I am learning how to understand decimal (base 10) |

I am learning how to understand binary (base 2) |

I am learning how to understand that computers use binary to represent all data and instructions. |

I am learning how to understand how binary can be used to represent whole numbers. |

The denary or decimal number system is the most common number system used today. It represents numbers in base 10. As you can see below each column represents a value 10 times bigger than the previous column.

So to write the number 3140 we do so like this:- Change the base in the top left corner to 10
- Create on the abacus and then screenshot the following mixed up base 10 numbers

- 5 - Tens, 3 Hundreds, 4 Thousands, 6 Units
- 6 Hundreds, 9 Thousands, 6 Units, 8 - Ten Thousands, 4 - Tens
- 11 Hundreds, 6 Thousands, 4 Units, 2 - Ten Thousands, 4 - Tens
- 7 Hundreds, 12 Thousands, 11 Units, 4 - Ten Thousands, 6 - Tens

As we have previouslt mentioned many people think that our counting system is based on 10's because we have ten fingers, and use them to count.

Computers don't have fingers - they have electrical circuits, and electrical circuits have two states - **on** or **off**. Computers, therefore, use a number system based on twos, called **binary**.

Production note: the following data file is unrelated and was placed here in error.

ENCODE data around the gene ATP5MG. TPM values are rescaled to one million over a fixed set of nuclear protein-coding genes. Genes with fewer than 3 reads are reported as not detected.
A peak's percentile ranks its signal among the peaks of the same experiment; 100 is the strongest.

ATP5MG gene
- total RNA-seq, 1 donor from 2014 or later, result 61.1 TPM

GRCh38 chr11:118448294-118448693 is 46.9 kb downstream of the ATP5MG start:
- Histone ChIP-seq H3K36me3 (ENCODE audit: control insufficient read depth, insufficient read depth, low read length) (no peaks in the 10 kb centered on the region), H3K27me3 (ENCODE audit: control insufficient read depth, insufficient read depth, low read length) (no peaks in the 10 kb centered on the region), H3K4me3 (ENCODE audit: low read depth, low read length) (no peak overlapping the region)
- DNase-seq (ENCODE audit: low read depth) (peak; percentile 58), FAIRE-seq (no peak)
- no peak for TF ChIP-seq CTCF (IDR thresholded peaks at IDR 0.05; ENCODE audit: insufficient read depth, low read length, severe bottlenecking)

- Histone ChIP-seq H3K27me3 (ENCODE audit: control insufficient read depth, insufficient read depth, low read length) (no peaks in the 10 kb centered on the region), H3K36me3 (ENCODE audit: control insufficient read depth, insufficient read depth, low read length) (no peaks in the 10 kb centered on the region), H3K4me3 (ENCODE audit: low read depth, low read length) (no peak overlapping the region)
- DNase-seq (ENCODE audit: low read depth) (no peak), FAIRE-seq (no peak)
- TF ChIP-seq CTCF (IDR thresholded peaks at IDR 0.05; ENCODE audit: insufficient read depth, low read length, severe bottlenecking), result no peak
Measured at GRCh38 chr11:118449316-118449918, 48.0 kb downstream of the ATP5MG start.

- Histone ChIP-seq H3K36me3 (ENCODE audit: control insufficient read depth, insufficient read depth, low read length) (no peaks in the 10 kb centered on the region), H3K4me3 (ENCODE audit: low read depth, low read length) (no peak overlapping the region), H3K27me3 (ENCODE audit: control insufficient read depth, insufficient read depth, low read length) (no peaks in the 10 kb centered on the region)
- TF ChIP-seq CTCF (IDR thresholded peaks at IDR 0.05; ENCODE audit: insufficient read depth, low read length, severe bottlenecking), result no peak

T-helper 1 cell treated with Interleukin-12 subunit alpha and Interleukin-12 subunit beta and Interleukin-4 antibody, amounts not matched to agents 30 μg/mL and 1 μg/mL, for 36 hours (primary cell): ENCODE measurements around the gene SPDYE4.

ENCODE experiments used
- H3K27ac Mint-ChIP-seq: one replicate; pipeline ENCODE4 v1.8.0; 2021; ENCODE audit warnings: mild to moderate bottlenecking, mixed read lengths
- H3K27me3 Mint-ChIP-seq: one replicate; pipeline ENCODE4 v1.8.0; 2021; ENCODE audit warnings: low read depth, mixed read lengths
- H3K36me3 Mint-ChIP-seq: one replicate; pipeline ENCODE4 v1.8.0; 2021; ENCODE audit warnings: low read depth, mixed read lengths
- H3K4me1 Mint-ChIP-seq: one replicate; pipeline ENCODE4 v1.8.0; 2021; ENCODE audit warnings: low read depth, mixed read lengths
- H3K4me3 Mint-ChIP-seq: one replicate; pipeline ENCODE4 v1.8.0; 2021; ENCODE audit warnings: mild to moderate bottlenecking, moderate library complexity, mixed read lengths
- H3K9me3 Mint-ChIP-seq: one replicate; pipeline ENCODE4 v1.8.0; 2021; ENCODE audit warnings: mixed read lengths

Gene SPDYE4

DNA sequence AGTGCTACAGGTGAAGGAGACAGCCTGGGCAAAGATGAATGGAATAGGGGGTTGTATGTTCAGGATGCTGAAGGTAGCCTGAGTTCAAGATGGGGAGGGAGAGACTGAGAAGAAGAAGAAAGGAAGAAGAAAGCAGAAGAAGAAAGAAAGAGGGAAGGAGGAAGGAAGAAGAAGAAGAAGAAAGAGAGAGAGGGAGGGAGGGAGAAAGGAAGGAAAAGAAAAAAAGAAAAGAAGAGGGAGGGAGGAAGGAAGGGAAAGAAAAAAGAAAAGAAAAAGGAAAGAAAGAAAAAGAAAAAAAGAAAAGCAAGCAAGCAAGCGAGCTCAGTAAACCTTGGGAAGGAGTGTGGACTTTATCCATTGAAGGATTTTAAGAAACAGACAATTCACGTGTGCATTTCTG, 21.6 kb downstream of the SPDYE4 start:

In many ways, they are the same. In a number system based on **ten**s, each column heading (units, tens, hundreds, etc.) is **ten** times the value of the column heading to its right, and you can use one of **ten** values (1-9 and 0) in each position. In a number system based on **two**s, each column heading is **two** times the one to its right, and you can use one of **two** values in each position.

Here you can see a binary number with the column headings added. After the equals sign is the number as we'd normally write it.

- make sure the base in the top left corner is 2
- Create on the abacus and then screenshot the following binary numbers. Try and write their base 10 value underneath.

- 1 - Eight, 0 Fours, 1 Two, 0 Units
- 1 - Eight, 1 Four, 1 Two, 1 Unit
- 1 - Sixty Four, 0 - Thirty two, 1 - Sixteen, 1 - Eight, 0 Four, 0 Two, 1 Unit
- 1 - Sixty Four, 1 - Thirty two, 0 - Sixteen, 1 - Eight, 10 Four, 1 Two, 1 Unit

128

0

64

0

32

0

16

0

8

0

4

0

2

0

1

0

= 0

- What is the maximum number that a byte can store? Screenshot your answer
- Create the following numbers using the adding maching, screenshot each one

- 17
- 46
- 88
- 118
- 140
- 181
- 211
- 252

- 00101001
- 10101010
- 01011010
- 11010101
- 01011001
- 11100101
- 11111010

Lets look at the learning outcomes and decide which one best describes our current level of understanding :

** Tick the one you feel is closest to your level**